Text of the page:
Towards a comprehensive EU migration policy

Posted on Posted in Analyses, Balkans & East Med, EU & NATO, International Developments, Migration

By Alexandra Alexandridou, Analyst KEDISA

The refugee crisis is another illustration of the EU’s perpetual dilemma between supranationality and national sovereignty of the individual states. It has verified yet another time the inability of the Union to act collectively and transcend conflicting national interests. The lack of political will has transformed a fairly manageable humanitarian emergency into another political crisis, which tests the foundations of the EU. But what is the alternative to individual state responses to the influx of migration and how could the problem be handled on a uniform basis?
There is a twofold approach to the problem, covering the stages before and after the refugees’ arrival to Europe, since it has been proven that the measures already tried in order to stop the migrants from entering Europe have failed. The fences, the border controls, the Frontex operations, the deportations, not only do they not achieve their goals, but in many cases they also violate international laws and EU treaties, i.e. the Geneva Convention on refugee rights and the Schengen Agreement on free movement.
The fundamental solution to prevent migrants before they even leave their countries is the eradication of the factors that lead them to move, namely the civil wars and the uncertainty in their homelands. Moreover, they should be realistically informed about the conditions they will face in Europe, so that they do not expect the “promised land” and become disillusioned when they realise that this is not the case. Many refugees would prefer to stay in their region, if they knew that normality would be soon restored domestically and that the future awaiting them in Europe is not as ideal as they imagined. Let’s not forget, however, that these people are fleeing war. It is utopian, therefore, to expect them to stay put and show patience until the war is over. An effective alternative strategy to this end would be encouraging them to stay in the region, rather than move further away to Europe. Incentives should be given, not only to Turkey, but also to Jordan and Lebanon, which also accommodate large numbers of migrants, but do not benefit from European financial and political aid.
After their arrival to Europe, refugees should be proportionately distributed among member-states, so that the countries of first entry are not overly burdened. Nevertheless, the influx of migration is neither a Middle-Eastern, nor a European problem only. It is rather a phenomenon with global repercussions; as a result it ought to be dealt with globally. The UN should not only mediate the Syrian peace talks, but the relocation of the refugees should also be carried out under UN auspices. It is disappointing, for example, that fellow Arab countries, apart from Jordan and Lebanon, have refused to take in any refugees. Moreover, there is an urgent need for a unified EU asylum and migration policy, since the current situation of 28 different asylum systems frustrates the authorities. A uniform asylum system would also contribute to the eradication of smugglers networks, since the asylum application processes would be straightforward and could be initiated even before the refugees’ arrival to Europe. Thus, there would be no need for their illegal transportation.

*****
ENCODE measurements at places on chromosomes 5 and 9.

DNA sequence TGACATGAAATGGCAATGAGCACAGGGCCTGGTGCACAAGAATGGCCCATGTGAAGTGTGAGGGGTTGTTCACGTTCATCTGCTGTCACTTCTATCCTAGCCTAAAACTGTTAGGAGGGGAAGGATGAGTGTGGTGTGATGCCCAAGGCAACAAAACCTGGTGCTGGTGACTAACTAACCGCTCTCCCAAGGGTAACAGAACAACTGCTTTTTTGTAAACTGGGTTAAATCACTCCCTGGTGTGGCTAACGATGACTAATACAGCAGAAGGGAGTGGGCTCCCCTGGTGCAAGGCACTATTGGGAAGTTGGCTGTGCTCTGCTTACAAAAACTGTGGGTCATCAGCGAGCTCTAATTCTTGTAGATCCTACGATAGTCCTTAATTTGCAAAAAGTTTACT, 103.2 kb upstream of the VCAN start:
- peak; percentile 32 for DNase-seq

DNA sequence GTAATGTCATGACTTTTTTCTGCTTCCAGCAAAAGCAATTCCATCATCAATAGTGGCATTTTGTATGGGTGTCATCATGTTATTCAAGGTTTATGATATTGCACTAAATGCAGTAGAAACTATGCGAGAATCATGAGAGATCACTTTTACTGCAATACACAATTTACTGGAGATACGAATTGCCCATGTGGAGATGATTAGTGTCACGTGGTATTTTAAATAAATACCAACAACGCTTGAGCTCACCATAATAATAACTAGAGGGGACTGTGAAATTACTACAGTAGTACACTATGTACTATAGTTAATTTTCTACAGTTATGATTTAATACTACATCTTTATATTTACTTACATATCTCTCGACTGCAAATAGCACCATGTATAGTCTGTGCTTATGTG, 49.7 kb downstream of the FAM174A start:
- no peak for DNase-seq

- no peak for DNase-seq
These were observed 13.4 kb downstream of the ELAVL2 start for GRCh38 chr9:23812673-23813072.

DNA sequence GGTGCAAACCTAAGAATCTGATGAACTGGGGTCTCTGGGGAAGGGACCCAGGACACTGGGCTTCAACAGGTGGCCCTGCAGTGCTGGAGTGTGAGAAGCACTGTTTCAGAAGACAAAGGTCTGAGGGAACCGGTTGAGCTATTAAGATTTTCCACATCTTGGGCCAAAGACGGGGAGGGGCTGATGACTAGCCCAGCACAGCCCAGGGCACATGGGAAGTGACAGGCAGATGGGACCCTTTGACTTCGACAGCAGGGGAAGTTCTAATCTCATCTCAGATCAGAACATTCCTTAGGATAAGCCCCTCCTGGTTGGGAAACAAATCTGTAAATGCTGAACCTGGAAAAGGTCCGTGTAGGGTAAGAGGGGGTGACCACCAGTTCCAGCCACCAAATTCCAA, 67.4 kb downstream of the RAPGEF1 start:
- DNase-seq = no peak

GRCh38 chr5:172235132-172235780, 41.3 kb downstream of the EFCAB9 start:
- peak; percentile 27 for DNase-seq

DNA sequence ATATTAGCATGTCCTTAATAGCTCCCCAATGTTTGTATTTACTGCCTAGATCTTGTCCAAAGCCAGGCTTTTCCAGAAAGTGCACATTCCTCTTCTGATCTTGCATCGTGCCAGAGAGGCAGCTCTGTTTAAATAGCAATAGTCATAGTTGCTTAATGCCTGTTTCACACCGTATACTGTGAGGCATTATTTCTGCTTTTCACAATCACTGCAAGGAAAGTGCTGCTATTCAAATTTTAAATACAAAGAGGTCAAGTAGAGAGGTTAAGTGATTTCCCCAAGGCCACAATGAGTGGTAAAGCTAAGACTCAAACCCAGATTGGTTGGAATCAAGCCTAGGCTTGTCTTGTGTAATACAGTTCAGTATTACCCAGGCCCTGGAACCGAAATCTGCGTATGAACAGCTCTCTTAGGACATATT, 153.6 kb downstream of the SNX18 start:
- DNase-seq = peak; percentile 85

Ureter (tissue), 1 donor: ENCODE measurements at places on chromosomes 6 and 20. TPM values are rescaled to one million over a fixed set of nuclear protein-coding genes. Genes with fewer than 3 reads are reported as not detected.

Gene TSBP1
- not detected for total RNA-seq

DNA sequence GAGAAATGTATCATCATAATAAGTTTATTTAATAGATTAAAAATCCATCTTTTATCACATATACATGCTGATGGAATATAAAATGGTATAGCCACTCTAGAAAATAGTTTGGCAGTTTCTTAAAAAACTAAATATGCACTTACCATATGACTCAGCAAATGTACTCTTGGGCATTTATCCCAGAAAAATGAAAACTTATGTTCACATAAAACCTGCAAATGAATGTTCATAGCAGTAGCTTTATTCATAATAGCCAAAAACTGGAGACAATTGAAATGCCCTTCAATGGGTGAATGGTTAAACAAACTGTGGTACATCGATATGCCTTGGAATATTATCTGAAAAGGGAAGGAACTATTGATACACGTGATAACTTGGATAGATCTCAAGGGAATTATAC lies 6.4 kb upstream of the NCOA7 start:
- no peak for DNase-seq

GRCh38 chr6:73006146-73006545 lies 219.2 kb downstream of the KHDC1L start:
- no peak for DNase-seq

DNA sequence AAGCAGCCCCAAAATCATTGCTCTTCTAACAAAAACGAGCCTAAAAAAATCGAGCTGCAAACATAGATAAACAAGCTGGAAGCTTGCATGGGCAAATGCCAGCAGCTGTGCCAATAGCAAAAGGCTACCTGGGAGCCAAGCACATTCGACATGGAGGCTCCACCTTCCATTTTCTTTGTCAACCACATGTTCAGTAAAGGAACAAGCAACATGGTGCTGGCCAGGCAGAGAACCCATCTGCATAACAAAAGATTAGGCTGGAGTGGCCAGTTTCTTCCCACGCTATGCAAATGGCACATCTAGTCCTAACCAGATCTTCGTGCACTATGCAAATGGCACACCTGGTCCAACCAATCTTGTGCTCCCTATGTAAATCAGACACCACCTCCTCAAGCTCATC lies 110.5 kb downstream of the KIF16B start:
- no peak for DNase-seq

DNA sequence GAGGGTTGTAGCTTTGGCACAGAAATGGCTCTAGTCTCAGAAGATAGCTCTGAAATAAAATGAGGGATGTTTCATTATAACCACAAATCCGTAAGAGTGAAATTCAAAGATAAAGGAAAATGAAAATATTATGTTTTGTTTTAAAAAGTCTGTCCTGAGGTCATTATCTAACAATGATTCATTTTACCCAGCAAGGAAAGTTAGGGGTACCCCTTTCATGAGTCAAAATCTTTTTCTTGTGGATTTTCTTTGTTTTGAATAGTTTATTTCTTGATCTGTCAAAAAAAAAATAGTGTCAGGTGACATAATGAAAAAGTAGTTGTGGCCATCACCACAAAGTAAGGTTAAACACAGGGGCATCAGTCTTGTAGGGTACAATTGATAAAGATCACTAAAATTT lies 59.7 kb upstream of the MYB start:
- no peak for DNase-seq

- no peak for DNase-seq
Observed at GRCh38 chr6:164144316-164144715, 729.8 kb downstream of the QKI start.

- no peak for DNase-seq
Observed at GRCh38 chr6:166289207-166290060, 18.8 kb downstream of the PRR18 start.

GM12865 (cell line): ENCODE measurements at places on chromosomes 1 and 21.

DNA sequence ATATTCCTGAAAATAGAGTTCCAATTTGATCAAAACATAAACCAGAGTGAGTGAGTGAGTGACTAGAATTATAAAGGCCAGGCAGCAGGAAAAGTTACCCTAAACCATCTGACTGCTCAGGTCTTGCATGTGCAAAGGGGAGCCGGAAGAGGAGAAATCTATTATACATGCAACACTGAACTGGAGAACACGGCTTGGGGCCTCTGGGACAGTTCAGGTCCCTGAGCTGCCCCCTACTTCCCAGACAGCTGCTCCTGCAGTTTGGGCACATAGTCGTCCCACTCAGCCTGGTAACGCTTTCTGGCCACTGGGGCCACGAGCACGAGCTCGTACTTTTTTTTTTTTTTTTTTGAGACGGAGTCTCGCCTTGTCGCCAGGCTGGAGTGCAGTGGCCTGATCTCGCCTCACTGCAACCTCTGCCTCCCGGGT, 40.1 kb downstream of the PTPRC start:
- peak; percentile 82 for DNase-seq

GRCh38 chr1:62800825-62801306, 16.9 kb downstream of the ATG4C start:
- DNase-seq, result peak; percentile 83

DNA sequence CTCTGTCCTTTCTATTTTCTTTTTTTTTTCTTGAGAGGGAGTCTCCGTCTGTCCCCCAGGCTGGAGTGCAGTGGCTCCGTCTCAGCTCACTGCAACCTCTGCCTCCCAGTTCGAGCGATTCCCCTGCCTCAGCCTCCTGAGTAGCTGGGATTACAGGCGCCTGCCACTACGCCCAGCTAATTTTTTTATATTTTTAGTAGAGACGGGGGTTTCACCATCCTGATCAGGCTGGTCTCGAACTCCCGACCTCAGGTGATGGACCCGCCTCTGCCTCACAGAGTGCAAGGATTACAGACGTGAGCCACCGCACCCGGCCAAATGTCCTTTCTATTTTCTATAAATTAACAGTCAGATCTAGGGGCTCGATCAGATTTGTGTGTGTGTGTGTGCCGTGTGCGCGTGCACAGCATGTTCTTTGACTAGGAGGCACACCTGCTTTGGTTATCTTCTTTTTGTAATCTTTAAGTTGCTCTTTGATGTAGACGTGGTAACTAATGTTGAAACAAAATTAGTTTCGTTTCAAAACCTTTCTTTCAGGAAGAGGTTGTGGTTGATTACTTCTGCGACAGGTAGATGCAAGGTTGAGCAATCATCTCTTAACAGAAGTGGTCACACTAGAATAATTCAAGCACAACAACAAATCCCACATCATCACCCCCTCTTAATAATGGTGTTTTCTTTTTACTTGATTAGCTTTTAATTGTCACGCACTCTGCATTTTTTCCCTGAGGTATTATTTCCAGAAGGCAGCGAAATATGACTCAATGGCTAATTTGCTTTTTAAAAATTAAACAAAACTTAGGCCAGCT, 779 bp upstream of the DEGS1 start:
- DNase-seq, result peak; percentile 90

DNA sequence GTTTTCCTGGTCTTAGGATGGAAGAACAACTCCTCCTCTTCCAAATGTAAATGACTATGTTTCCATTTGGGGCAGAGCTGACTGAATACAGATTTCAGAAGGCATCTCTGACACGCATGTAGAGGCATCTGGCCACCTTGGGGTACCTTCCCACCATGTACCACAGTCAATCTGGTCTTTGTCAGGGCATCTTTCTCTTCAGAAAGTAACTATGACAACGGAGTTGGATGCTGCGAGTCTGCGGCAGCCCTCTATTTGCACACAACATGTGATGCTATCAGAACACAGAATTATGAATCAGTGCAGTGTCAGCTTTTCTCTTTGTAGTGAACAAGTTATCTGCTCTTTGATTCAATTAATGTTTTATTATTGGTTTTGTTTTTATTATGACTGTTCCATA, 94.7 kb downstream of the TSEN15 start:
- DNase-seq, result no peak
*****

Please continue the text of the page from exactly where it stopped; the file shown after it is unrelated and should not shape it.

As far as European societies are concerned, it is crucial to combat far-right extremism in order to vouchsafe the acceptance of the refugees into them. The fear in regard to the influx of refugees is rooted in Islam, birth rates, crime and the collapse of the social systems. The truth is, however, that even if the EU had to accept all four million Syrian refugees and even if they all were Muslims, which they are not, the percentage of Muslims in Europe would only rise from 4% to 5%, a change that does not transform Europe into a Muslim continent. Regarding birth rates, studies have shown that they adjust to the European standards, as living conditions and education levels rise. Furthermore, the majority of the Syrian refugees hold university degrees and experience has shown that educated immigrants tend to start businesses once they are integrated into European societies, bringing in more to the social systems than they extract. Thus, they are not a financial burden to the societies that accept them, nor do they need to turn to crime in order to survive.
It is obvious, therefore, that full integration of the refugees is required, in order for the economies of the reception countries to benefit from the labour of the refugees and help them support themselves on their own means, not depending on community budget, which has been estimated to amount to 15,000 euros per refugee annually, in order to provide housing, food, education and health services. At the same time, it is crucial to familiarise the population of the EU with the smooth functioning of multi-ethnic societies, so as to eradicate racism and xenophobia as well as manipulation from populist politicians.


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